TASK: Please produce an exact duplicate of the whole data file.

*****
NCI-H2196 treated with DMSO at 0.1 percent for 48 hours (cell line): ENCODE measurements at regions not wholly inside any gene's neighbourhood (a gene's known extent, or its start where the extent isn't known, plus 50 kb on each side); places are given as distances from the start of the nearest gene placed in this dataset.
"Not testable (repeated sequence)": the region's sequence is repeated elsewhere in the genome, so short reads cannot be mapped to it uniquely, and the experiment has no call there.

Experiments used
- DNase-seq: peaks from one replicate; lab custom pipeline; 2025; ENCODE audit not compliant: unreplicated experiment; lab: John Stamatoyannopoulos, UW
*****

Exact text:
NCI-H2196 treated with DMSO at 0.1 percent for 48 hours (cell line): ENCODE measurements at regions not wholly inside any gene's neighbourhood (a gene's known extent, or its start where the extent isn't known, plus 50 kb on each side); places are given as distances from the start of the nearest gene placed in this dataset.
"Not testable (repeated sequence)": the region's sequence is repeated elsewhere in the genome, so short reads cannot be mapped to it uniquely, and the experiment has no call there.

Experiments used
- DNase-seq: peaks from one replicate; lab custom pipeline; 2025; ENCODE audit not compliant: unreplicated experiment; lab: John Stamatoyannopoulos, UW